General Cigar Factory Tour 2017 Part 1
After a day spent taking in the farm atmosphere, we picked up on the next leg of the journey for tobacco. After it spends time hanging in the curing barn it’s off to the factory. There’s still a lot in store for the leaves before they are rolled into handmade premium cigar.
After a short presentation, we got started in the what Don Quico calls the conditioning area. In this room, tobacco that had previously been carefully dried is rehydrated. The goal is not to confuse and terrify the tobacco until it gives up the location of the hidden rebel base, it’s to get the leaves pliable enough that they can be handled without breaking. The magic number is about 24% humidity.
The next stop is a very large room were dozens of women are working, sorting and stacking Connecticut leaves by grade. We’re told that the reason we only see women doing this work is that women have better color perception than men, and handle the tobacco more gently. Only the two thickest grades of leaves will be candidates to become maduro wappers.
With the leaves sorted, the usable ones are tied into “hands” in preparation for fermenting at the far end of the large sorting room. Then it’s off to fermentation.
The fermentation room definitely smells the part, there was a noticeable amount of ammonia in the air. It’s not a pleasant aroma, but it’s better it to have it in the air of the fermentation room than in the cigars at smoking time. Feeling cocksure, I noted that it really wasn’t as bad as some of the fermentation rooms I’ve been in. Don Quico smiled when he replied, “we will see.”
On the topic of ammonia, a number of compounds are released from the leaves as they ferment. Ammonia is the obvious one, but carbon dioxide, nicotine and sugar are lost from the fermenting leaves. The pH of the leaf may also go down in the process. During fermentation the temperature of the tobacco raises, and the people in the factory closely monitor it day to day. If the temperature raises above 110°F, the tobacco is rotated (or turned) to ensure evenness and consistency of fermentation. Don Quico also goes college chemistry professor on us, informing us that the center of the stack of fermenting tobacco leaves ferments anaerobically, while the outside ferments aerobically. (It sounds like exercise, but don’t worry, you’re safe from an elevated heart rate here.) That makes sense if I remember my chemistry correctly, as there would not be a lot of oxygen on the inside of the stack.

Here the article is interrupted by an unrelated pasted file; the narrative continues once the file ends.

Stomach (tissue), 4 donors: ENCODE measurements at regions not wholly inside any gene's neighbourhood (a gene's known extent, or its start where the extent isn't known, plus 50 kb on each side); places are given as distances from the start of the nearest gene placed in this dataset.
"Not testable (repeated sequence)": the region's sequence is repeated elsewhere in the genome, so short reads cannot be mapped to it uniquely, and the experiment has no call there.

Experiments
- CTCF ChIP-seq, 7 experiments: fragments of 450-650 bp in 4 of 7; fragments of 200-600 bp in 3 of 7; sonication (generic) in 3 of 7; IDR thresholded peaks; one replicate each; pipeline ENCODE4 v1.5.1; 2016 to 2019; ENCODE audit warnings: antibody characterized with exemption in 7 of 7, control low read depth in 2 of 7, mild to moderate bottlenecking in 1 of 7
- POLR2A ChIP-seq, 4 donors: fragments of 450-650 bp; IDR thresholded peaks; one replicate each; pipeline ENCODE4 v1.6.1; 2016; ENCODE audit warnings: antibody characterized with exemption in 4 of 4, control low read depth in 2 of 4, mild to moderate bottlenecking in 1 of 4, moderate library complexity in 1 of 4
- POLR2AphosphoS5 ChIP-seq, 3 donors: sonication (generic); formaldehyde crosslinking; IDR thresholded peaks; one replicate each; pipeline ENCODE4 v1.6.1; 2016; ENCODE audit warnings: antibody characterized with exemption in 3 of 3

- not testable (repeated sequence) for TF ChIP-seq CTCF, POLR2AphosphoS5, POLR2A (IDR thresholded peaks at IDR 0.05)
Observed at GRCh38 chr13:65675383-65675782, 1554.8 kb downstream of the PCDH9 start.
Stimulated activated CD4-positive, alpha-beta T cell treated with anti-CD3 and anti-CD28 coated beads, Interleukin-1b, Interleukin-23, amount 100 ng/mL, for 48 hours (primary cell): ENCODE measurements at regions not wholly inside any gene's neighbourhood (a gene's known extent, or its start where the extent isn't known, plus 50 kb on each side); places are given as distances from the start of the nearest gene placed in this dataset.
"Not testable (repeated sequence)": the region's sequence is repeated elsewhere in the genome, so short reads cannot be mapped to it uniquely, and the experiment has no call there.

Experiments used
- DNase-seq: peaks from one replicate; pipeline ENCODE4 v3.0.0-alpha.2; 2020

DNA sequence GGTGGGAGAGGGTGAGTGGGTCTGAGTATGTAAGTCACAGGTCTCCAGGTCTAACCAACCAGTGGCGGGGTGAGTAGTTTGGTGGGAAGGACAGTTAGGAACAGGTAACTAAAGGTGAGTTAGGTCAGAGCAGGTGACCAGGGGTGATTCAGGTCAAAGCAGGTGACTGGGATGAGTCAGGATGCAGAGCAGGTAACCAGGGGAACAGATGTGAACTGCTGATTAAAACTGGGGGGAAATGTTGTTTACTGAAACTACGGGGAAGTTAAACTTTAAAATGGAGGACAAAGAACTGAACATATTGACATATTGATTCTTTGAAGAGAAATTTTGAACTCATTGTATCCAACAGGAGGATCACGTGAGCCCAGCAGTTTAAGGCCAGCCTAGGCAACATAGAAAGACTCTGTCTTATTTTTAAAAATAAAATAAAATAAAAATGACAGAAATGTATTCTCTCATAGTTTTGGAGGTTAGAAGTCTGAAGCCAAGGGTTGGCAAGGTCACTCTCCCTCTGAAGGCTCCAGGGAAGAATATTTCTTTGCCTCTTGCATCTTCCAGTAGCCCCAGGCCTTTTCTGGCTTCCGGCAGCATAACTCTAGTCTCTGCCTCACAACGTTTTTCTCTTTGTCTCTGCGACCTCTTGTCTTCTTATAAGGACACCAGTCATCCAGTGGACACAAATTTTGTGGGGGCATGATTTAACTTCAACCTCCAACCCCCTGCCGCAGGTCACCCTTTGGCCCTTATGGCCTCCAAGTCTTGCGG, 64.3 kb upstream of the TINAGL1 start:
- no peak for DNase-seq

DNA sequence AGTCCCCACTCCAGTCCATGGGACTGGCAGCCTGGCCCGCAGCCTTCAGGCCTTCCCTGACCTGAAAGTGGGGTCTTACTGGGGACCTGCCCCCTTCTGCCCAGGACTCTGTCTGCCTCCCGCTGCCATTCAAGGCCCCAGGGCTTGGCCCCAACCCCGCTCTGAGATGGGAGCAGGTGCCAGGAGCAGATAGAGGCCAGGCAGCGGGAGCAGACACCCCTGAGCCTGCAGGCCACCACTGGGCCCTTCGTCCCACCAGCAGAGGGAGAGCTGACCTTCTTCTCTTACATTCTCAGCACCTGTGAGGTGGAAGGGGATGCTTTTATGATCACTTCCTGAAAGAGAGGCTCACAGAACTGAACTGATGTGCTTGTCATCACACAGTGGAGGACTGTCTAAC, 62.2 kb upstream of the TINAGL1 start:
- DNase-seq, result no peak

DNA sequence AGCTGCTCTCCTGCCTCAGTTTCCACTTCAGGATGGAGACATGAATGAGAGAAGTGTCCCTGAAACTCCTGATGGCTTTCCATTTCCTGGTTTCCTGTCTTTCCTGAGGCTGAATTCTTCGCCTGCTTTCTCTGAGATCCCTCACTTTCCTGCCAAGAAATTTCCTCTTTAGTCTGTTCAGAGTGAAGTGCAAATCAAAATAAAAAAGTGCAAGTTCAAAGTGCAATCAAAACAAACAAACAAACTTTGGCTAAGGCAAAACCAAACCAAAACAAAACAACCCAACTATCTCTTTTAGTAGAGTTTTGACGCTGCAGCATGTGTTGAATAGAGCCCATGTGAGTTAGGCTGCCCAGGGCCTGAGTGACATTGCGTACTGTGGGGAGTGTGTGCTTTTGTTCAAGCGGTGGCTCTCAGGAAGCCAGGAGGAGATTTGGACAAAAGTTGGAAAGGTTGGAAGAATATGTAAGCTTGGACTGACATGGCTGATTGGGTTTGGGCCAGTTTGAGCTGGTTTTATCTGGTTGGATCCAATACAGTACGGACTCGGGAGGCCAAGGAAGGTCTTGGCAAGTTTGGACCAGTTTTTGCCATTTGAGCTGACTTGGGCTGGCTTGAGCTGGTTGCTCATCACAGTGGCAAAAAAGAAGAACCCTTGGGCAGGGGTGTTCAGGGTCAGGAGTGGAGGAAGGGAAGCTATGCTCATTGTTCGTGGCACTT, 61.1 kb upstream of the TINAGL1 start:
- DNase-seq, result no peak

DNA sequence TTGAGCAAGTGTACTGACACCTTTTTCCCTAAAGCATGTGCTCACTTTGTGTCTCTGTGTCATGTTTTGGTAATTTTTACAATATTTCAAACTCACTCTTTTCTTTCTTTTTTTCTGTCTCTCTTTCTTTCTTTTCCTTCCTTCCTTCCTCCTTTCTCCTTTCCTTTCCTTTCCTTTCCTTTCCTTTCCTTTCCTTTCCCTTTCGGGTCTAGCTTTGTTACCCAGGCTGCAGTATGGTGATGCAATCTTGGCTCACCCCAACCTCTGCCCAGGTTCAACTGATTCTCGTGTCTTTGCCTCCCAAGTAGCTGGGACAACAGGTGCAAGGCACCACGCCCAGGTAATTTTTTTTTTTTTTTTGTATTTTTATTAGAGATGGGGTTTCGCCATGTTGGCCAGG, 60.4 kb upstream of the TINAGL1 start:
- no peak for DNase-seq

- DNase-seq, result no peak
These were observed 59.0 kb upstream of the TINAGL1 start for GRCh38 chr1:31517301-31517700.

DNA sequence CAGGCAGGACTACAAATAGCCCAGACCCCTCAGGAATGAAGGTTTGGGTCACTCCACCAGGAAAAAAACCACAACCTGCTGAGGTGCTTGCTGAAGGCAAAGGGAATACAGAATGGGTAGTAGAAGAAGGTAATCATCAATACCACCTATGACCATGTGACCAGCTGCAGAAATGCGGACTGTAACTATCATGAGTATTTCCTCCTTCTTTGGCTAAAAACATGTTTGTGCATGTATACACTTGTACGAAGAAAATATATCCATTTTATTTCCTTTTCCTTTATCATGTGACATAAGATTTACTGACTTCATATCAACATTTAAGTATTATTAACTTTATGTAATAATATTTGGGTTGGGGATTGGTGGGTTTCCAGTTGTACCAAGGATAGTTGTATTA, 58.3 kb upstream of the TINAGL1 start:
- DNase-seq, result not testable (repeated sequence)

In the natural leaf fermentation room, the stacks of fermenting tobacco weigh an impressive 3,500 to 4,000 pounds each. The tobacco will spend two to six months in this room, depending on how quickly it ferments. How do they know when the tobacco is ready? The roll little “fumas” with the tobacco and smoke them, making careful note of how it tastes, smells and burns.